Job described a sort of depression as
"a land as dark as darkness itself, as the shadow of death, without any order, where even the light is like darkness."
I have been experiencing this for the whole of my life. This morning was a very difficult day. I have been been ill for three months with various illnesses and I felt overwhelmingly sick and unable to work today. I called in and depression overtook me. The avalanche started: I missed a friend that I had dreamed about which reminded me of loss which reminded me of Lauren, whom I miss terribly, which reminded me of my mother, whom I miss beyond measure. I was trapped.
I made a doctor appointment and drove the 45 minutes to town. Allergies. It's allergies. This flu-like feeling, the debilitating headaches, fever-feeling, body aches - it all has to do with allergies. To what, I don't know.
I drove home in as much as a numb daze as I drove there with. I felt empty yet full of emotional toxins. Something was happening. I reminded myself it was January; this time last year I entered a four-month-long debilitating depression. I tried to block out the destructive voices in my head.
The following song made a big impression on me as I drove; read the most relevant lyrics below.
I don't wanna go through the motions
I don't wanna go one more day
without Your all consuming passion inside of me
I don't wanna spend my whole life asking,
"What if I had given everything,
instead of going through the motions?
I came home and went to bed. Immediately, my sinuses became angry and a huge sinus headache came upon me. Husband came home and I helped him put dishes away. I walked into a cabinet door, whacked my forehead pretty hard, and started crying...and then couldn't stop. Again, the avalanche. I cried and cried. Wonderful Husband directed me into the comforting bedroom and just told me to cry it out. And I did. Oh, I did. He gave me a kleenex and saw a book lying on his nightstand: "The Power of Prayer to Change Your Marriage" by one of our favorite Christian writers, Stormie Omartian. There was a chapter all about depression, entitled "If Depression or Negative Emotions Spoil the Atmosphere." He said to close my eyes and listen to him read to me. He didn't know what it would say; he just hoped that, at the very least, his calming and reassuring voice would help me. Little did he know that the words of Omartian would leave an imprint on my soul that would enable me to reach outside my own bubble over to my husband and then up to the Lord and out of this mire of depression.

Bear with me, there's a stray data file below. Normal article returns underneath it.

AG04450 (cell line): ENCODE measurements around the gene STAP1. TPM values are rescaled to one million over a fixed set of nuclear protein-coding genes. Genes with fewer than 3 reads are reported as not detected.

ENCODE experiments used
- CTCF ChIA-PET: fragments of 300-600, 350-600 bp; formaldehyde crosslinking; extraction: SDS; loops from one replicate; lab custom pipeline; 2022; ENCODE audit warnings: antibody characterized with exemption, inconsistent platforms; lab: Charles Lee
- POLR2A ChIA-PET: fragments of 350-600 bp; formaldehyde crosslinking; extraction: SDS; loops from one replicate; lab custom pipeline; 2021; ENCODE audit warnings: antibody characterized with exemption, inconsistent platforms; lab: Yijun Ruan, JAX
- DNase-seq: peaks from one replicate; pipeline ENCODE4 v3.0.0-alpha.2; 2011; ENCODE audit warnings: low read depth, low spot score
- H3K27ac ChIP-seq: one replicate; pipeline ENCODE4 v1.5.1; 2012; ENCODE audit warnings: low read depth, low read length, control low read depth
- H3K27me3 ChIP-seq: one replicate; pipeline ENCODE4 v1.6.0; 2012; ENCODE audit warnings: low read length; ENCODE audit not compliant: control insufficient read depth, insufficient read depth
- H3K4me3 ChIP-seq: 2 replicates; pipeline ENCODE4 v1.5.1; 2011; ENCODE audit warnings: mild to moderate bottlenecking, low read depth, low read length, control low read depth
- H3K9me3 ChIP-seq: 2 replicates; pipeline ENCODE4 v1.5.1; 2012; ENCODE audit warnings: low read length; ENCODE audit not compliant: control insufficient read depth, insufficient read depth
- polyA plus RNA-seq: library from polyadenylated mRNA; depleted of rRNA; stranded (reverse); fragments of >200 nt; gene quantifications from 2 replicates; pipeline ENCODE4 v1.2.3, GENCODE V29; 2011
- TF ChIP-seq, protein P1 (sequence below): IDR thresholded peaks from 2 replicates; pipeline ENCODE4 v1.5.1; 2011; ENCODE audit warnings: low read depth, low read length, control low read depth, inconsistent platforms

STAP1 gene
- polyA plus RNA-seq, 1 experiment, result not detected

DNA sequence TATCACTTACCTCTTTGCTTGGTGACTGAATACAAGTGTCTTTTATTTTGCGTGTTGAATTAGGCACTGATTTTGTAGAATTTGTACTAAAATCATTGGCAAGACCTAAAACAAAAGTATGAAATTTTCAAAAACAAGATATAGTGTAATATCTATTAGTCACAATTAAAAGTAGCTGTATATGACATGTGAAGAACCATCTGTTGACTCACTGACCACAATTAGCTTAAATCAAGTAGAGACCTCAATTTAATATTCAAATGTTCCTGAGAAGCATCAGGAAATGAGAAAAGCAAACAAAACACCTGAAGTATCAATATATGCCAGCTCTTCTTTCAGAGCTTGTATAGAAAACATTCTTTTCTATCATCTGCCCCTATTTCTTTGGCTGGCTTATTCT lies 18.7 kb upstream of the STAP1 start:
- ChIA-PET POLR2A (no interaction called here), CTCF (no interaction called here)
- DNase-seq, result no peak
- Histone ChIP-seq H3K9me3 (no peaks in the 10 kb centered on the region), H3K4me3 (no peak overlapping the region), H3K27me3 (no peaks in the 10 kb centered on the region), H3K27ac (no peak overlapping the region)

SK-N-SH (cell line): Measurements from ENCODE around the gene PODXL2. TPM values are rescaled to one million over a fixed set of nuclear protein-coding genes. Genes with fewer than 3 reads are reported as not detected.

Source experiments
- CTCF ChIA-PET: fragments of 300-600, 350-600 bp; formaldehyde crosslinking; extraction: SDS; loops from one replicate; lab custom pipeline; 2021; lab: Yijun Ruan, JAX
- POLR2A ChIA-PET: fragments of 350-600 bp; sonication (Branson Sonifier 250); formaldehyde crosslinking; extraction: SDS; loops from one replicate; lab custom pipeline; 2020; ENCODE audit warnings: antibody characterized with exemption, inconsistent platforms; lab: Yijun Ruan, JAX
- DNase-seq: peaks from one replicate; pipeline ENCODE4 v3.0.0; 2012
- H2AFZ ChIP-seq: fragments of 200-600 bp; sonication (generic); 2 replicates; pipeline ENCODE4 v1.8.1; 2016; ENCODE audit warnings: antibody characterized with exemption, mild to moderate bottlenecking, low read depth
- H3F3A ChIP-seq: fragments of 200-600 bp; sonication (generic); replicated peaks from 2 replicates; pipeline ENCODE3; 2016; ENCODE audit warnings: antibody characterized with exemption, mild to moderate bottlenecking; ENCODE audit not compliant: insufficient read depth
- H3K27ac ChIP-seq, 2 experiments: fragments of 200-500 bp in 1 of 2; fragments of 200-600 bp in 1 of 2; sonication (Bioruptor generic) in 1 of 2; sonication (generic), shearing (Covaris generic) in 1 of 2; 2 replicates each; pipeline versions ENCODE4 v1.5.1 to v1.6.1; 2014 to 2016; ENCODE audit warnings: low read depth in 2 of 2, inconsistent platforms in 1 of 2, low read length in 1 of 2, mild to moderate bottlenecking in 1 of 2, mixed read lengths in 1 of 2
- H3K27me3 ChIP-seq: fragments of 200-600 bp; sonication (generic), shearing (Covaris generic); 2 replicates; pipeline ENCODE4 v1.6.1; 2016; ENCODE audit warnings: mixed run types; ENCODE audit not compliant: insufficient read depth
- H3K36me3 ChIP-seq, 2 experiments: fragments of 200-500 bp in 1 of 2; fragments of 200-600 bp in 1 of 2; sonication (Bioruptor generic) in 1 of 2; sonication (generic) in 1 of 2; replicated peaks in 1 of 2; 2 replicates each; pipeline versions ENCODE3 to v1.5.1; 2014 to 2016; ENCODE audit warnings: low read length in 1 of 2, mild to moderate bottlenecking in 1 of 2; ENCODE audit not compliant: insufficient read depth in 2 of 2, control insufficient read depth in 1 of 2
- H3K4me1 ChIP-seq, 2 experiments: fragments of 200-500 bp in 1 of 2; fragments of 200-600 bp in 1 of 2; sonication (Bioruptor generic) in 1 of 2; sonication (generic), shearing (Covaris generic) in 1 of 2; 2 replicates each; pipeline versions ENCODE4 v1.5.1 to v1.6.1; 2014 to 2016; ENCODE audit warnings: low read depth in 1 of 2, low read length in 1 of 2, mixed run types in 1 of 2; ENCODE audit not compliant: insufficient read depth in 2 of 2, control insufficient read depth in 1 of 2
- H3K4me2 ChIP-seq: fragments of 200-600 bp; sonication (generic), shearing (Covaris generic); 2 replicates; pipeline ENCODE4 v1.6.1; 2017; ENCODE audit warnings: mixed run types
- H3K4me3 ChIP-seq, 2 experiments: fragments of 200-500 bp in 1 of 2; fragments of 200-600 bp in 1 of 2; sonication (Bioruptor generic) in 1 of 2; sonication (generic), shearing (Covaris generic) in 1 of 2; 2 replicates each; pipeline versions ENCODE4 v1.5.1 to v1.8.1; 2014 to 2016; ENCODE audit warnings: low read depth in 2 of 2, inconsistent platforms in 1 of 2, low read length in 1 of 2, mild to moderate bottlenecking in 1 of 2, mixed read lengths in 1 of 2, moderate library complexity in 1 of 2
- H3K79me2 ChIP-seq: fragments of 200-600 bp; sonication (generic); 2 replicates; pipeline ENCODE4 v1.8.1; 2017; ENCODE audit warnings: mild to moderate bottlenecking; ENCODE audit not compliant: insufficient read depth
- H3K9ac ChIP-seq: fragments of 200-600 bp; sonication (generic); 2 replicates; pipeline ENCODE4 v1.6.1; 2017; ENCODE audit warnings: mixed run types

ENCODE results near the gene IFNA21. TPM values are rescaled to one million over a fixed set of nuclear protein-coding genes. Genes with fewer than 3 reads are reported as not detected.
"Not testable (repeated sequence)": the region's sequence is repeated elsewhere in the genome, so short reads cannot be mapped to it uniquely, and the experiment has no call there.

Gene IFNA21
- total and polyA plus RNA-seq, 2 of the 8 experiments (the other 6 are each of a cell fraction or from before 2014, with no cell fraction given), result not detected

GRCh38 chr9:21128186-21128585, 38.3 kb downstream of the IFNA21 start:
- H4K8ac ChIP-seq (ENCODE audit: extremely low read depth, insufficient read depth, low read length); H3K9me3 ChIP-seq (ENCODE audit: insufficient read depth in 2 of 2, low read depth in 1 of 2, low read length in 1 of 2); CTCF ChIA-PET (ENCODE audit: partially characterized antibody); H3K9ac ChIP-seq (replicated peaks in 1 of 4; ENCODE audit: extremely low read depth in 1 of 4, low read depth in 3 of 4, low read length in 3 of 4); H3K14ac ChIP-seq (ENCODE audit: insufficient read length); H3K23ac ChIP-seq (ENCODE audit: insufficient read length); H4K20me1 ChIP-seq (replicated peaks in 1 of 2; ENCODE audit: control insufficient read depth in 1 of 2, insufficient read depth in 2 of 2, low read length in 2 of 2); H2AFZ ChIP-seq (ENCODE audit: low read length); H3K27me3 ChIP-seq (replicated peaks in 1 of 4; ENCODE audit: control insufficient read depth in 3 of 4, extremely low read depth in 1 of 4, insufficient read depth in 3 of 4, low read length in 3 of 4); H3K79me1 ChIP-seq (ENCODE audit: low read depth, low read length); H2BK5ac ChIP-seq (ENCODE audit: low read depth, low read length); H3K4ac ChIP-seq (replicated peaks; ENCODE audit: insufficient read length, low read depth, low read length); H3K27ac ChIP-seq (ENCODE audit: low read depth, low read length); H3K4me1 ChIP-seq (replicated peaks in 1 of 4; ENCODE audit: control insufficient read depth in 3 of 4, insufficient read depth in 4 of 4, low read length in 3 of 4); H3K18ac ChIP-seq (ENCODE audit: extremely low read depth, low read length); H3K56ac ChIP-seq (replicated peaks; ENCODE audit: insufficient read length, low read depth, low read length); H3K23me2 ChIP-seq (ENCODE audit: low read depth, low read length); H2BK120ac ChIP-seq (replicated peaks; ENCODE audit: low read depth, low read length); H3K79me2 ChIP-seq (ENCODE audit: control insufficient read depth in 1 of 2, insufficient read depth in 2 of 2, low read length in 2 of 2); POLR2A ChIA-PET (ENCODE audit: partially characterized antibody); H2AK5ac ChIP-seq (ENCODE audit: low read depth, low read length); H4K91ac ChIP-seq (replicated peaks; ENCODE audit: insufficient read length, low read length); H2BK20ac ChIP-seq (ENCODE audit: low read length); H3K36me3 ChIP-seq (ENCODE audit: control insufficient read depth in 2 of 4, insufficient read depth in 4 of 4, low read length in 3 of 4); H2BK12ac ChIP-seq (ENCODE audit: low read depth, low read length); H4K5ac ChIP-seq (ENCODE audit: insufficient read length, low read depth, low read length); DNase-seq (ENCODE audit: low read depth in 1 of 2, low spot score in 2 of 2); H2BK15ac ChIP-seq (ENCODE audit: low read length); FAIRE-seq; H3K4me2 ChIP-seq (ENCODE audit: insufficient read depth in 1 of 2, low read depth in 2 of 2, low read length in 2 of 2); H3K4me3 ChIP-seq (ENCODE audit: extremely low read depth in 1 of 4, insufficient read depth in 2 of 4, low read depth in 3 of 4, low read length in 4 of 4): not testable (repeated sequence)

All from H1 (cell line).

Omartian assured me that just because I was depressed did not and, I repeat, Not, out of God's reach or love. It did not make me "Unchristian" or, as some believe, "of the devil." Even though I felt disconnected from God, that did not mean He was disconnected from me. She wrote under what circumstances one would feel depressed and I could relate to many of them: overt sickness, loss of a friend, worry over finances, and grief.
Omartian uses 1 John1:5-6 to say how some people question one's born-again status if one is depressed and "walk[ing] in darkness." But she makes a marvelous argument:
The verses above have to do with the decision to walk in fellowship with darkness. Being depressed does not mean you are choosing to walk in depression. depression is something that you can have on you once you are a believer, but not in you. It can't possess you. It doesn't own you. The Holy Spirit is in you, not depression. (Omartian, p88)
For one such as myself who always associated my depression as being OF me, IN me, and BEING me ("Just accept who you are, you have depression...") it was liberating to read these words by Omartian. In, not of.
If anyone was depressed, it was David. His solution was to put his hope in God despite his awful despair. He realized that God did not abandon him and, although crying out in anguish at times, he also sang up to God in glorification.
I have a little glass cross (with colored shards inside) that I keep in my pocket (available at Family Christian Store for a little under $3.00) and I was holding onto it while Husband was reading. I don't know what made "it" lift...the "it" being the heavy blanket of depression, the storm that hung over me...if it was hearing verses of Scripture, or Omartian's own experience and words, or Husband's beautiful voice and hearing how much he loved me...but I felt better. I felt my body lessen its tension. I still had a horrible headache, but I felt "back again."
I opened my Bible and looked up the verse that Omartian quoted which made me take the most notice:
Do not gloat over me, my enemy!
Though I have fallen, I will rise.
Though I sit in darkness,
the Lord will be my light.
I might have a chemical imbalance which assaults me during the winter months most often, but I know the Enemy also assaulted me, seeing me vulnerable. I am going to memorize this verse in Micah until I feel it radiating through every vein. I might feel depression again, but I don't want to feel that loneliness and separation from God.
Why do I share so much of my battle? I know someone out there reads this and struggles, too. Maybe not with depression, exactly, but perhaps with a disability of some sort. Any kind of self-defeating experience is something I want to save everyone from, if I could. My poetry chronicles my inner battles and turns them into something beautiful...my poetry aims to heal readers, if at all possible.
So if I have made even a small difference, I encourage you to sit back and realize that God loves you no matter what. I would love for you to leave me a comment or email me privately if that calls to you, but, more importantly, I want you to know who can heal you eternally.
It will get better. It has to. You were meant for more than this. So was I.